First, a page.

- Puffer jacket – Bring a jacket that will keep you warm during the day and night. Puffers are ideal, since they’re extremely light, can be squished down to a fraction of their size, and trap your body heat in.
Although this is a comprehensive toiletries list, some cruises will provide basic items, like a toothbrush, toothpaste, shampoo, conditioner, and body wash. If you’re taking a nicer cruise, it’s almost guaranteed that your room will have toiletries. I generally recommend bringing your own just in case or you’re not a fan of what’s provided.
- Toiletry bag
- Face wash
- Shampoo and conditioner
- Body wash
- Insect repellent
- Quick dry towel – Although towels are provided, you might not get an extra one for drying off after a swim. A quick dry towel packs up small, so there’s no reason to not bring it.
- Pads, tampons, or a menstrual cap (for females)
- Travel adapter
- Cellphone and charger
- Camera, battery, and charger (optional) – As soon as you set sail, there’s lots of opportunities for breathtaking photos. Chances are that your phone will do a good enough job. But if you want to step it up, this is the perfect time to pull out your DSLR or mirrorless camera, GoPro, or drone.
- Cash – Although you’ll pay for your cruise in advance, bring some cash to pay for drinks on board. Many cruises only include water, coffee, and tea. Other drinks, like soda and beer, are available for purchase. They may either have you pay as you go or keep a record of what you consume during the cruise and then collect payment at the end.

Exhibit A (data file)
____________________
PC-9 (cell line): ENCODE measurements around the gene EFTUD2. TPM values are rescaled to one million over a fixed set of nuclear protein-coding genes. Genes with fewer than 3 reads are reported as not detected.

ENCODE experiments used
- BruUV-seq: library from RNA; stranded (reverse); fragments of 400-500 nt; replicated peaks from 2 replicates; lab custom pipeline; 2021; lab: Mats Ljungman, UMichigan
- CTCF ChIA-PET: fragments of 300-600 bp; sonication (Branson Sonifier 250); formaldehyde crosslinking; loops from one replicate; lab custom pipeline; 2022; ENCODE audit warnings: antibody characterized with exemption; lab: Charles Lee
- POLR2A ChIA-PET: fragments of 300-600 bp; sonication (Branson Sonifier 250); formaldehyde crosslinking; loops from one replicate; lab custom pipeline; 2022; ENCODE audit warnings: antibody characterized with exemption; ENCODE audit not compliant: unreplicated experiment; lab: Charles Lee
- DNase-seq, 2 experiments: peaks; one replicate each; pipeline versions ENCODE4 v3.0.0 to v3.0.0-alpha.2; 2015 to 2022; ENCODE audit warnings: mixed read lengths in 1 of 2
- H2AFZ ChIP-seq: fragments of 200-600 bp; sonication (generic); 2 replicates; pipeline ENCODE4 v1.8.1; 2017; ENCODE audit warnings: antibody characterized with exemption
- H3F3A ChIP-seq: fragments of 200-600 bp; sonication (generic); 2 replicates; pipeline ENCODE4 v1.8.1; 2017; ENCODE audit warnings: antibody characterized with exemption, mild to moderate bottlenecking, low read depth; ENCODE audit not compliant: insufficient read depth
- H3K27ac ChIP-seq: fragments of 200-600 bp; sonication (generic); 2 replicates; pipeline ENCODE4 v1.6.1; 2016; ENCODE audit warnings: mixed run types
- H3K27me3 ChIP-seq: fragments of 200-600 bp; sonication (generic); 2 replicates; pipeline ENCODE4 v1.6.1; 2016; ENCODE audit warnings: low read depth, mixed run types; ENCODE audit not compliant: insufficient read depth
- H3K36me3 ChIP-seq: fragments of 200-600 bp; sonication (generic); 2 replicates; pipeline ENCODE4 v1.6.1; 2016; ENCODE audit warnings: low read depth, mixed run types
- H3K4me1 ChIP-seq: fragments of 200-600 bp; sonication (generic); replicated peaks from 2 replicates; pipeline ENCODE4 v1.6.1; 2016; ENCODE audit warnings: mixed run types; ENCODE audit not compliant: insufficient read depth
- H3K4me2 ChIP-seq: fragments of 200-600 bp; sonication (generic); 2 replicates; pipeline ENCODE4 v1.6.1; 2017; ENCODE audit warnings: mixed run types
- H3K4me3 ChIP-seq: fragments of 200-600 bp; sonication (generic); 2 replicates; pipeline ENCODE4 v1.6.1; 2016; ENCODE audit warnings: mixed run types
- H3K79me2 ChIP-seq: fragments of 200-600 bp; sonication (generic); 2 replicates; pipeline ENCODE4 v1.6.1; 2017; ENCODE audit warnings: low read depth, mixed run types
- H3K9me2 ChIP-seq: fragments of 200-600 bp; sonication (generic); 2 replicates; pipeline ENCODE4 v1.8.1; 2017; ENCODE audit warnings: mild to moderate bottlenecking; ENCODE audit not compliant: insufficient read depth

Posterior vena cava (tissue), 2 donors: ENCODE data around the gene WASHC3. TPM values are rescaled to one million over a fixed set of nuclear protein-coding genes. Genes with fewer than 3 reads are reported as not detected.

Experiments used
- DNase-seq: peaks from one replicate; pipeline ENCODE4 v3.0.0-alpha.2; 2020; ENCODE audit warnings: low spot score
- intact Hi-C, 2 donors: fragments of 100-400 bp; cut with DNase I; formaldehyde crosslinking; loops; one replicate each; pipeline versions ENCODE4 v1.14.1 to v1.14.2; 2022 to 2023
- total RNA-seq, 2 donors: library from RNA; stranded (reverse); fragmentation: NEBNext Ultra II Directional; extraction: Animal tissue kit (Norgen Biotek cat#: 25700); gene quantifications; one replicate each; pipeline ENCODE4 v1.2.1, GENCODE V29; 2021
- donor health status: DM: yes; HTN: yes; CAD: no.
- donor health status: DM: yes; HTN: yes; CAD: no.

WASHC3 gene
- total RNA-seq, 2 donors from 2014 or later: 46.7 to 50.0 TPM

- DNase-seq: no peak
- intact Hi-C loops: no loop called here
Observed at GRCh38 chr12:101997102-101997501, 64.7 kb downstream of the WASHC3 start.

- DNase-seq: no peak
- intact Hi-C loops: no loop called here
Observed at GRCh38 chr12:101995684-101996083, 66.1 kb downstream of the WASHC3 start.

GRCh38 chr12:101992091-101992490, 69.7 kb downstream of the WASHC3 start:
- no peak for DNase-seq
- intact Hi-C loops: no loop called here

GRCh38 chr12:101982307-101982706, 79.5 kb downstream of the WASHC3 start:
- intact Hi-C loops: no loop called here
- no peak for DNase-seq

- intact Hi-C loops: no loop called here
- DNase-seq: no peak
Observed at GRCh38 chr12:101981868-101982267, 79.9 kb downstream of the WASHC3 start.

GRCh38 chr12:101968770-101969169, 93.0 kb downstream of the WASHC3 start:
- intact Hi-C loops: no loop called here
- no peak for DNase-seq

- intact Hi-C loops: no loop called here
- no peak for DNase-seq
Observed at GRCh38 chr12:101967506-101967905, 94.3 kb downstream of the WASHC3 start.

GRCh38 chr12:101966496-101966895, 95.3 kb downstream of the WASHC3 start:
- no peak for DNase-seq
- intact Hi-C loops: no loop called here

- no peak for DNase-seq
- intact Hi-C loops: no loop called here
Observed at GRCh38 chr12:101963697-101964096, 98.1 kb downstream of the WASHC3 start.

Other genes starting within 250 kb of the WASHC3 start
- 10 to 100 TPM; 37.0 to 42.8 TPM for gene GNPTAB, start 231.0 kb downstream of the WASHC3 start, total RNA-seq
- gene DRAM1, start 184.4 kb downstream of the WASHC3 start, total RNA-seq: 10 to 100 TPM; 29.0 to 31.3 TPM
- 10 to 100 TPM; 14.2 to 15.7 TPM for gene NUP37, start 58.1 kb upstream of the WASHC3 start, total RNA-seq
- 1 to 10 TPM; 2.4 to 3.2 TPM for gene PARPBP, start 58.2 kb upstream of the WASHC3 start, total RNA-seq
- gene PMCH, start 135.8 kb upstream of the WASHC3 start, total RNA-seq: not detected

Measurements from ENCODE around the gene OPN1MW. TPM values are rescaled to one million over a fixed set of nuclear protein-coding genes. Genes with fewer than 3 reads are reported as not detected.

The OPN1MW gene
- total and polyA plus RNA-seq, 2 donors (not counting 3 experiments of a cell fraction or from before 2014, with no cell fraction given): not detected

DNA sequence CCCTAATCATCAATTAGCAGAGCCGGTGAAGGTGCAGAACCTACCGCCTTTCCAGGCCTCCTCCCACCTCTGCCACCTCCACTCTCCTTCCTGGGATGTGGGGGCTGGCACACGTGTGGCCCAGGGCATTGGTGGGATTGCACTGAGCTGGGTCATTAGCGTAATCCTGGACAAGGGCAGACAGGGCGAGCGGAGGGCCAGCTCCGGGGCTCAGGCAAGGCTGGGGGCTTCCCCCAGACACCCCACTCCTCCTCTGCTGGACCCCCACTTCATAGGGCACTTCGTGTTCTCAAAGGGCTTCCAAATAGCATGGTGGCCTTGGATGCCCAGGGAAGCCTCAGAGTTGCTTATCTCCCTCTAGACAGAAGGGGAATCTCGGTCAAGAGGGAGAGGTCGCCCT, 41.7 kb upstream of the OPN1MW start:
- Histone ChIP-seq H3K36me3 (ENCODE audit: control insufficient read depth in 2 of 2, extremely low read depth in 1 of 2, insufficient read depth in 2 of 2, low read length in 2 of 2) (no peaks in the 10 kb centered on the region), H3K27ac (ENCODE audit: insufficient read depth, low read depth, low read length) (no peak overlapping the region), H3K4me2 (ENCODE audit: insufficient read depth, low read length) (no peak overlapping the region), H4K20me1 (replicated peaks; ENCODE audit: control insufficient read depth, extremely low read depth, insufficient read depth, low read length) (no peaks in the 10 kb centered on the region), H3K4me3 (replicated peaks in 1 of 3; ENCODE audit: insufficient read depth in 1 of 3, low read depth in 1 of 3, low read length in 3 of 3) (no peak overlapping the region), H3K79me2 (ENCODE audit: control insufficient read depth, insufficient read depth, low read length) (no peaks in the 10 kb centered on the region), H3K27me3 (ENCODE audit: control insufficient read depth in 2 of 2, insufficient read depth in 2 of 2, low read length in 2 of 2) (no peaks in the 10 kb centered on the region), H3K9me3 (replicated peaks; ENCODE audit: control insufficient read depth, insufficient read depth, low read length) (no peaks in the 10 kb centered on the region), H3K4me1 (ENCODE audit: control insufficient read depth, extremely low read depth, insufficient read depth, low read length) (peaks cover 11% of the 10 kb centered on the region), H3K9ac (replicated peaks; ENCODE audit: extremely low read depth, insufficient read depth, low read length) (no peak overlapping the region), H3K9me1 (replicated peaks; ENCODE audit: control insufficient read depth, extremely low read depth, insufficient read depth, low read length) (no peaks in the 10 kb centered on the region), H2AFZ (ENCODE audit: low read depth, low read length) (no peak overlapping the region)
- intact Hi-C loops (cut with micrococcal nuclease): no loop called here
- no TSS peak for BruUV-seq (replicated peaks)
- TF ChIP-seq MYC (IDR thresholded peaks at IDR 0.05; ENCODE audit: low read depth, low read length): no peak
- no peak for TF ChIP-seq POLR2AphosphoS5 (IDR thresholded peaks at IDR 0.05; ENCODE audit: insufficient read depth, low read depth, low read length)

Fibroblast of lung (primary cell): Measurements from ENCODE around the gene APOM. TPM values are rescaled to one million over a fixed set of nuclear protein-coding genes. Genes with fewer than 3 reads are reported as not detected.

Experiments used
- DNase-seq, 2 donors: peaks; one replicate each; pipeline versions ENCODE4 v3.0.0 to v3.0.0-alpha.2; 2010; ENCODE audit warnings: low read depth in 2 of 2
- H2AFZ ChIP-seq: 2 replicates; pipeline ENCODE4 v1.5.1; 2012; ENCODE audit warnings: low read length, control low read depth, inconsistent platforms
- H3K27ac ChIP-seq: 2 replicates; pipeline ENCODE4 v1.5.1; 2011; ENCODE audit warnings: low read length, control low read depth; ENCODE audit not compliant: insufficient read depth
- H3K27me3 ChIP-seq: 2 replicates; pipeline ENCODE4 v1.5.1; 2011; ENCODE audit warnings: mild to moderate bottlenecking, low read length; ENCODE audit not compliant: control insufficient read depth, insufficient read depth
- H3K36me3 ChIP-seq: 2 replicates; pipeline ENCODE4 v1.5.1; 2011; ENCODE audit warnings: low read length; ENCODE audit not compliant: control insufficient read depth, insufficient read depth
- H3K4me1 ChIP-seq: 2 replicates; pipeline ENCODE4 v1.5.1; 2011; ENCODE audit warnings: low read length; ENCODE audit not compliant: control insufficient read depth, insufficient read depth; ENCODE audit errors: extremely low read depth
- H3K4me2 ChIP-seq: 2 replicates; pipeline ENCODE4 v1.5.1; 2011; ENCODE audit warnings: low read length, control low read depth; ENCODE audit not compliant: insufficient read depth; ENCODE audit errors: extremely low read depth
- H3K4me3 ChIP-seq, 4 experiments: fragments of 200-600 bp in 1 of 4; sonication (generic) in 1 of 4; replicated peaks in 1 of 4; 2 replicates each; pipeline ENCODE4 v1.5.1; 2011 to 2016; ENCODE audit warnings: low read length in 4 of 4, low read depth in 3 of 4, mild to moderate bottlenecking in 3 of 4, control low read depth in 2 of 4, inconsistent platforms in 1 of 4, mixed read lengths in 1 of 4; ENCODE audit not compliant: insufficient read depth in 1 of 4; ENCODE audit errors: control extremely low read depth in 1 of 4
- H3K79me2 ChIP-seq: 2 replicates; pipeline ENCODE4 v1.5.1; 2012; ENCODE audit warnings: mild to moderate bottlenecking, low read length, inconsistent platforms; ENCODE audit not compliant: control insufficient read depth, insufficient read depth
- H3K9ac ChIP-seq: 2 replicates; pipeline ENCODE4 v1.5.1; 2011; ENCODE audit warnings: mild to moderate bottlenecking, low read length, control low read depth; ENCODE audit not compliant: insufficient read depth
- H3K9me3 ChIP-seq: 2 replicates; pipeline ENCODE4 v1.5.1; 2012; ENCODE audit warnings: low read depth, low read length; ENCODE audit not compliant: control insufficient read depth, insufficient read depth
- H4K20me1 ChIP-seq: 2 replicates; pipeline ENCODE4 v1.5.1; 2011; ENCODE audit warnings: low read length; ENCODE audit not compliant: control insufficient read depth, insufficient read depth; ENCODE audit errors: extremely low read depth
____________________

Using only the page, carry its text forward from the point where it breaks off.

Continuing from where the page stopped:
- Medication, especially for seasickness – Since you’ll be out at sea for a few days, make sure to bring any medication you need. If you get seasick, stock up on seasickness pills or patches so you can enjoy your cruise.
- Dry bag (optional) – If you have a dry bag, it’s a good idea to bring it. A five or 10 liter dry bag will protect your phone and electronics when you’re kayaking. I love the Earth Pack dry bag, which comes with a waterproof phone case. I’ve used mine when doing water-based activities all around southeast Asia. Both the dry bag and waterproof phone pouch have held up really well and have never leaked.
Can you take luggage on a Halong Bay cruise?
If you’re going on a multi-day cruise, you can take all your luggage with you. Although the cabins aren’t very large, there’s enough room for a few suitcases – large and small. When I traveled through Vietnam for a month and a half, I had a 40 liter backpack and a 20 liter daypack. It all fit in my cabin, with plenty of room to spare.
While you can ask your hotel if they’ll keep your luggage for the duration of your cruise and bring only the essentials, there’s an unexpected advantage of taking everything with you. Besides not worrying about the security of your belongings, you don’t have to double back to pick up your luggage. You’ll save time by being able to immediately continue on to your next destination.
If you’re doing a day trip to Halong Bay, there’s no need to take your luggage. Instead, stuff everything you need for the day into a small backpack.
More resources for traveling Vietnam
- Two-Day Halong Bay Cruise with Cat Ba Ventures: Tour Review & Recap
- How to Solo Travel Vietnam
- 5 Complete Itineraries to See North Vietnam in 7 Days
- Three-Day Ha Giang Loop Tour With Cheers Hostel: Tour Review & Recap